OAKLAND -- Regular designated hitter Adam Dunn made his second start of the season at first base on Sunday for the White Sox in the series finale against the A's.
Dunn swapped positions with first baseman Paul Konerko, and manager Ozzie Guillen said Dunn will wind up getting plenty of use out of his first baseman's glove this year, especially later in the season when Konerko needs a break.
"Late in the season, a little bit more," Guillen said before his club's 4-3 victory. "Early in the season, PK's fine, swinging the bat good. Obviously, I need somebody to help PK at first base. [Dunn] will play more than people think."
Dunn will start at first base for one of the team's three Interleague games against the Dodgers in the upcoming homestand, Guillen said.
"It's hard for me to bench PK, but I have to do what I have to do," Guillen said. "[Dunn] will be in one of those games."
Dunn is no stranger to playing in the field. Until this season, he spent his entire career in the National League.
"I'll be ready whenever they want me to play first," Dunn said. "I'll be ready."
Dunn has been more than ready at the plate recently. Over his past seven games entering Sunday, he hit .414 with seven doubles, one home run, four RBIs and seven runs scored. That hot streak raised his average to .216.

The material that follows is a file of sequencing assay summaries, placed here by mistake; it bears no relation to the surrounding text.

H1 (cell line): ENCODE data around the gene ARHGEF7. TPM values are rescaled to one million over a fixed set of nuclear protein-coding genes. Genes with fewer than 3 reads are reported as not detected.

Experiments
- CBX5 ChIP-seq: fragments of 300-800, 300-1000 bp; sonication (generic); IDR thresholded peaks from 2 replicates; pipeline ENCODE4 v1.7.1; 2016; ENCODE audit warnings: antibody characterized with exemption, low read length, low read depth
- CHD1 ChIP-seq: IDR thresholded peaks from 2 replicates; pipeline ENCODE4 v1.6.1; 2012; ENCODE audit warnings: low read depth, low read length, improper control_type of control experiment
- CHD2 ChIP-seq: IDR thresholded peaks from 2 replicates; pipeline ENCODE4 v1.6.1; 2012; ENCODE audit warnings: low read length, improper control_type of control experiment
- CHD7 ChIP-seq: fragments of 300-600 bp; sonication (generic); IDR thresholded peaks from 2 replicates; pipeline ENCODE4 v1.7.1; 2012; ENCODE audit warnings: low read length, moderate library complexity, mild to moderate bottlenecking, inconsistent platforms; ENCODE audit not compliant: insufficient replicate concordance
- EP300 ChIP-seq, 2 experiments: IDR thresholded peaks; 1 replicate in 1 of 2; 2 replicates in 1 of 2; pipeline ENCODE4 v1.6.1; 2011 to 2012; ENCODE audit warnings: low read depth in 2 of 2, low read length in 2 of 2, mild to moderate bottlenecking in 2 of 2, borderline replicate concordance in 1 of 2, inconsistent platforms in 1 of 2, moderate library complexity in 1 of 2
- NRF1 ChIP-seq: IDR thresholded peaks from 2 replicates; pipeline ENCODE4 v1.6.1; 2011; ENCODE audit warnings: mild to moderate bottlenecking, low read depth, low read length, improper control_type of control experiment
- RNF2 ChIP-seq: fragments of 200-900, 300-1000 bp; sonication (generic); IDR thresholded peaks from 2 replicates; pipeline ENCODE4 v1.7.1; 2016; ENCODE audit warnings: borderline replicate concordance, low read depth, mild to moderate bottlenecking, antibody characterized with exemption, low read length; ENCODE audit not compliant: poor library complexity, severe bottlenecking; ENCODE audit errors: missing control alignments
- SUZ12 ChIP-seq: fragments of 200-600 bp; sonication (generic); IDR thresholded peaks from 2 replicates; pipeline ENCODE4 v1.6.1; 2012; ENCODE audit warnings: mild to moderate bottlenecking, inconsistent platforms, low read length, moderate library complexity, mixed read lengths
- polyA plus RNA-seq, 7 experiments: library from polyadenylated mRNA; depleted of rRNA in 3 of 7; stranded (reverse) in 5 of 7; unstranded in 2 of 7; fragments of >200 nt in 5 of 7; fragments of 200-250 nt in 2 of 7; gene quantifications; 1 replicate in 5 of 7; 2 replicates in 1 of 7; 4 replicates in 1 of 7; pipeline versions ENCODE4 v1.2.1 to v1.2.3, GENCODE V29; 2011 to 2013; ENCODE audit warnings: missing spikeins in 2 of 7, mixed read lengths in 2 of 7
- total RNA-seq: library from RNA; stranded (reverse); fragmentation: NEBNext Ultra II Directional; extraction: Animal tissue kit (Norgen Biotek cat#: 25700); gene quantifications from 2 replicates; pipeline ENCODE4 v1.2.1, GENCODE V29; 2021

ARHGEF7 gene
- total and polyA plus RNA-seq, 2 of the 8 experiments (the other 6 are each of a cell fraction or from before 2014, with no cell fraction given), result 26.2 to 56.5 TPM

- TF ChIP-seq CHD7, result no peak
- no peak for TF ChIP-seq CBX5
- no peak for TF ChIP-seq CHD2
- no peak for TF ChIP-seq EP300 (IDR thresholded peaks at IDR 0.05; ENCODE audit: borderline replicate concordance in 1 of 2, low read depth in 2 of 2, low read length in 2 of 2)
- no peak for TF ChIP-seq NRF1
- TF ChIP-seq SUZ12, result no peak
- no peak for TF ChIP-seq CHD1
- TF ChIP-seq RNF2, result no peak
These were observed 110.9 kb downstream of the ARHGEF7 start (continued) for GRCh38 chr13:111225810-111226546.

"I feel all right," said Dunn, who missed six games in April after undergoing an appendectomy. "I feel better than what the results say. I'm going to do something every day to hopefully help us win. I don't care about the numbers. Win each day."Dunn went 0-for-3 with a walk to lower his average back to .210. Konerko finished 2-for-4 and is hitting .327.
Santos, 'pen rewriting opening script
OAKLAND -- White Sox reliever Sergio Santos owns a perfect 0.00 ERA, and the rest of the team's once-struggling bullpen has been on a roll of its own.
The White Sox bullpen hasn't allowed an earned run over 21 1/3 innings over the past nine games and has posted a 0.36 ERA (one earned run, 25 innings) during the team's last 11 games. That's quite a turnaround from April when White Sox relievers had a 5.55 ERA and six blown saves.
"I think we're starting to play better as a whole, offensively, defensively, pitching, starting pitching, bullpen," said Santos, who is a perfect 5-for-5 in save opportunities after closing out Sunday's 4-3 victory in Oakland. "When that kind of comes together, it's easier to get on a roll, and we all feed off each other. All you need is two, three outings in a row to kind of get you back on track, and that's what [Matt] Thornton and [Chris] Sale and all these guys have been able to do. It's helping us out because, if we get a lead, we're keeping the lead and winning the game.
"We've got guys that can throw the ball, we've got guys that have really good stuff. We just had some bad breaks early in the season. We knew it wasn't going to last all year. We kind of kept the confidence in each other, and we all believe in each other. We're all doing what we know we can."